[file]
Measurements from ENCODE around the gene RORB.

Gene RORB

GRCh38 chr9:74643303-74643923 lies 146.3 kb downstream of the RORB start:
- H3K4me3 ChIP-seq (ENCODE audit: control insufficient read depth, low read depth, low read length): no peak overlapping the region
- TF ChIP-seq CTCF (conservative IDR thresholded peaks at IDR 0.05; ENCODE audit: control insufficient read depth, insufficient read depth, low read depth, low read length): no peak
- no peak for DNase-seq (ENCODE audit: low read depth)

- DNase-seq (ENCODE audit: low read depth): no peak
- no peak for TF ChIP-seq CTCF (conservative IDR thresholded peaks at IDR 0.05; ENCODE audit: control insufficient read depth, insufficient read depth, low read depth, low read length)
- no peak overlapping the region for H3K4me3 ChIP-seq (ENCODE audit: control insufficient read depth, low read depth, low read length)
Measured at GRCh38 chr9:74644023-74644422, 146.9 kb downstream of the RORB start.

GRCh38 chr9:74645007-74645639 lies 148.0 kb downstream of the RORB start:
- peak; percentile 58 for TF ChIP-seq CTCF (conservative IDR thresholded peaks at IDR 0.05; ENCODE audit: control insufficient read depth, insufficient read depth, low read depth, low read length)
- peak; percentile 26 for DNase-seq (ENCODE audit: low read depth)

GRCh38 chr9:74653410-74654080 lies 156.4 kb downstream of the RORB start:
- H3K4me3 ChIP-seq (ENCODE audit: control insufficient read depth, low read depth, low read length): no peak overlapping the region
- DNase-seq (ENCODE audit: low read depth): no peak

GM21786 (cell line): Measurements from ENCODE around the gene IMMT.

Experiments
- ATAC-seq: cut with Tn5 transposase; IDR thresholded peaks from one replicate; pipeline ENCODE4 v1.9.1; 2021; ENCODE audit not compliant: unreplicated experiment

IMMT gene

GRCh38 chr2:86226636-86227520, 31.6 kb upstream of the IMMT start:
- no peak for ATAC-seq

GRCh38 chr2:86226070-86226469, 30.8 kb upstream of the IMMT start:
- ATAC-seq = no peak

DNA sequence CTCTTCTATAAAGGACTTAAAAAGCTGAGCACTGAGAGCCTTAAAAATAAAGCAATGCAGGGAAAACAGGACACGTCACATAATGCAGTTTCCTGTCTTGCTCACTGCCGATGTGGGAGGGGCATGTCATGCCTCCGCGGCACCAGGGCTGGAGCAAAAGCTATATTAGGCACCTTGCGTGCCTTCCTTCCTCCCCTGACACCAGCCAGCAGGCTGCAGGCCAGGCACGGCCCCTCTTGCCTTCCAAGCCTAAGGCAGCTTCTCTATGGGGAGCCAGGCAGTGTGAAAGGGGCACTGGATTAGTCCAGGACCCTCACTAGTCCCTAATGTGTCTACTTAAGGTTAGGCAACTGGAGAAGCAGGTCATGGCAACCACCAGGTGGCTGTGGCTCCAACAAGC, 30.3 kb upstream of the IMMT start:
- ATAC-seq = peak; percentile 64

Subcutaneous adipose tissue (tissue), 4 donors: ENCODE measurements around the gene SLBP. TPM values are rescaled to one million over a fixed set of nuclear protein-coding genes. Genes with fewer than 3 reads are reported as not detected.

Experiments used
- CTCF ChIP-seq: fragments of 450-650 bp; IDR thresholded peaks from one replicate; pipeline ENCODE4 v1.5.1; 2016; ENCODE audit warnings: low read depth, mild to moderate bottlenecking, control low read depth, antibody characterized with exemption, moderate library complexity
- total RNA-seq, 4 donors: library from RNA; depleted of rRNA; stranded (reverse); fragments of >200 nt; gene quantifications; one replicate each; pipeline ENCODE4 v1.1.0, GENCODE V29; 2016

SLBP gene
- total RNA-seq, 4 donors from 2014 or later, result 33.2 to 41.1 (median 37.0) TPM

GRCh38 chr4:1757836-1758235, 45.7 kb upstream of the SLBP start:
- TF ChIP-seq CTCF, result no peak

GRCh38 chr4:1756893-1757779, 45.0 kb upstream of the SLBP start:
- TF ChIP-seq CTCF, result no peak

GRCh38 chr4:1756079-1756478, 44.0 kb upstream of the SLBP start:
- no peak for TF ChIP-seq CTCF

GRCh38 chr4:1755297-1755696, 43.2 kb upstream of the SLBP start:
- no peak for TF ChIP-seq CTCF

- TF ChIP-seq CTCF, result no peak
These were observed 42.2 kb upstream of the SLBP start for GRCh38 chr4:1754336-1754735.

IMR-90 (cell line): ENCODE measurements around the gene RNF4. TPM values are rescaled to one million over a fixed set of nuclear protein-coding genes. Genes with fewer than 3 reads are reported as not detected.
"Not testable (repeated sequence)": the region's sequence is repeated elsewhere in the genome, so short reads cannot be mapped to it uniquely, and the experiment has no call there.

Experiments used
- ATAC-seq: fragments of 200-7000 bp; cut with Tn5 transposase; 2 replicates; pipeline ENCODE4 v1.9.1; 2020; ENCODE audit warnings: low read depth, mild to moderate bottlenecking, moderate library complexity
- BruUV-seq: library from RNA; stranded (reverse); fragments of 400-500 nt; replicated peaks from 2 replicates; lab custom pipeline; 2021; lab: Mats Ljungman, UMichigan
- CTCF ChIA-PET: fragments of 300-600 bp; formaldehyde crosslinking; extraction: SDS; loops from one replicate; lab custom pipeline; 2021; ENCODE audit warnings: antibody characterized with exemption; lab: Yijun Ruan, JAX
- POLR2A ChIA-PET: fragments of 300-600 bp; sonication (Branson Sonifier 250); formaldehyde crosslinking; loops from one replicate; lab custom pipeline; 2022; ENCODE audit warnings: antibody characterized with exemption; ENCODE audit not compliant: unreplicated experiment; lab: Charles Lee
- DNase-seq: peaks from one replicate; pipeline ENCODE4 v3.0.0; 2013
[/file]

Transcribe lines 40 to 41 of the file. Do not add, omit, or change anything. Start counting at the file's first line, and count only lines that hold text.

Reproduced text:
- no peak for TF ChIP-seq CTCF

- TF ChIP-seq CTCF, result no peak